Giving money is a great feeling. Whether you give money in cash, through a check or through another form such as gift cards, the money you give can have a profound effect on to the recipients.
Different situations require different methods, which we will detail below. First, however, you should make sure that your gifts follow the rules of the Internal Revenue Service (IRS).
Giving money can be a tricky endeavor. The details of gift tax rules can be found in IRS Publication 559, but we will not bore you with the full IRS document. Instead, here is what you need to know in most cases.
The IRS always assumes a gift is taxable, unless it falls into one of these non-taxable gift categories, as stated in Publication 559:
- Tuition or medical expenses that are paid directly to an educational or medical institution for someone else
- Gifts to your spouse
- Gifts to a political organization for its use
- Gifts to charity, and
- Gifts that are not more than the annual exclusion for the calendar year, except for future interests.
The annual exclusion is $14,000 for both 2014 and 2015. Annual exclusion is determined based on each individual to which you make a gift. You and your spouse each get a separate annual exclusion, which means that you can jointly give up to $28,000 to one person without having to file a gift tax return (assuming each spouse gifts $14,000).
Many more rules to these taxes exist, but the basics above will cover the vast majority of gifts made. If you feel you may have a taxable gift, please contact your tax professional.
The easiest way to gift money is handing over cash. Almost everyone has quick access to cash and everyone accepts cash, so it can be spent anywhere.
Cash can be given in many fun ways, so be creative with a unique presentation, rather than simply putting cash in a birthday or holiday card. Create a scavenger hunt for the money, or insert the money into many boxes inside of each other, each shrinking in size. Think out of the box, so to speak.
Cash has downsides too, though. Sending money through the mail is generally frowned upon because criminals can easily steal it straight from your mailbox.
At the same time, most people do not see cash as a very meaningful present. Luckily, better options are available.
Gift cards allow you to put a bit of thought into your present, as you must consider the recipient's tastes, interests and habits before purchasing a gift card. If a monetary gift is given through a thoughtful gift card, the beneficiary may not consider it quite as tacky as cash often seems.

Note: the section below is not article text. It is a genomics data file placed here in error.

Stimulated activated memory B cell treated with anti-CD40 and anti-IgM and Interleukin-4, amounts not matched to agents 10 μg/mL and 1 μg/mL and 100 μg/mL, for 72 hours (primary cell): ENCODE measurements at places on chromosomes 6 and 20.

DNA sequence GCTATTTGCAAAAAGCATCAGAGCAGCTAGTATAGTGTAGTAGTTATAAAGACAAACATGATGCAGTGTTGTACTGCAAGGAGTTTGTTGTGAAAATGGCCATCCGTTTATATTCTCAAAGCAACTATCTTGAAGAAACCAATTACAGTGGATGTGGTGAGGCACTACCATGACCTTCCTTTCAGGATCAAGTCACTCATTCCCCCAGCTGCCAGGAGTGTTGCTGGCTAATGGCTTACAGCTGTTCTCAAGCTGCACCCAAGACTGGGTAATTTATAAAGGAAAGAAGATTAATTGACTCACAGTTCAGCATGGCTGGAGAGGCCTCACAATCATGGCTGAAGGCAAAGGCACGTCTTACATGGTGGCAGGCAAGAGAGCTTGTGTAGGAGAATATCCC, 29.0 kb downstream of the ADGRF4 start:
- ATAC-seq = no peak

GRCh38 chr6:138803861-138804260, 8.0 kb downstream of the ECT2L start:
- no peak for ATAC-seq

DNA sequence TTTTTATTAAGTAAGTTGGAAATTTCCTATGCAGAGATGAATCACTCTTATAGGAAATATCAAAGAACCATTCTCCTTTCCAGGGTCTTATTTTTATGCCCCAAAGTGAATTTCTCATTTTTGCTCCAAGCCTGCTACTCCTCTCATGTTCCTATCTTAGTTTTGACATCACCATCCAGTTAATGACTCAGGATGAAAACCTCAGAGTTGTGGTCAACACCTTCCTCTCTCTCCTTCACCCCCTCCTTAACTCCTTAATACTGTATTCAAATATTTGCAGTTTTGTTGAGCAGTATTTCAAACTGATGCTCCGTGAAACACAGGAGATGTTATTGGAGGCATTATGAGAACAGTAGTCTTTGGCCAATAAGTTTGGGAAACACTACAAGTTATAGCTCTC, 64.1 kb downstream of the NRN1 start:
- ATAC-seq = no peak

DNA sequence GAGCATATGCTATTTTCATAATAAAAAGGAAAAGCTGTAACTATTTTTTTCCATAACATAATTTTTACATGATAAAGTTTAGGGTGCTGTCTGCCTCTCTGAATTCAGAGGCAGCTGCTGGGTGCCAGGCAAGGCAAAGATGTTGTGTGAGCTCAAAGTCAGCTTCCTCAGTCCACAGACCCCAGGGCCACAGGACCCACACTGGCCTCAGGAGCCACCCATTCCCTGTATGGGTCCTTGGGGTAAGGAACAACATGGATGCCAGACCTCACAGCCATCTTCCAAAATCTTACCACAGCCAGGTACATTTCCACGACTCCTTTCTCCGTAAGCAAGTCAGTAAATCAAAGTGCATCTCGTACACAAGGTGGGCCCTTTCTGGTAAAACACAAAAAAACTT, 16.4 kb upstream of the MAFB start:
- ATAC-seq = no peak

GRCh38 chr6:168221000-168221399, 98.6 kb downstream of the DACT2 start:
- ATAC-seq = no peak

The downsides of gift cards rival those of cash. Many see them as impersonal. They can also easily be stolen. While you can register gift cards, keep the receipt and write down identifying information to help protect yourself, few people ever do. Be on the lookout for gift cards that require activation fees or other charges.
Personal checks are virtually extinct, but they still have their uses. Gifting is one of them. A personal check allows you to keep a paper trail.
Personal checks can take longer to process, which can be considered another benefit to some. This gives the recipient time to consider how they should use the money, unlike with cash, which they can spend immediately upon receipt.
The most thoughtful way to gift money involves attaching a purpose. The person receiving the money may not follow your wishes, but it is the thought that counts. Some thoughtful purposes could include:
- College education for a family member
- Down payment assistance on a future home
- A child's first car
- Getting someone started with retirement savings at an early age, or
- Digging a family member out of a financial hole.
We all deal with gifting money at multiple points in our lives. Avoid being boring. Add some flare to your cash gifts, have fun with it and make sure to follow the tax rules.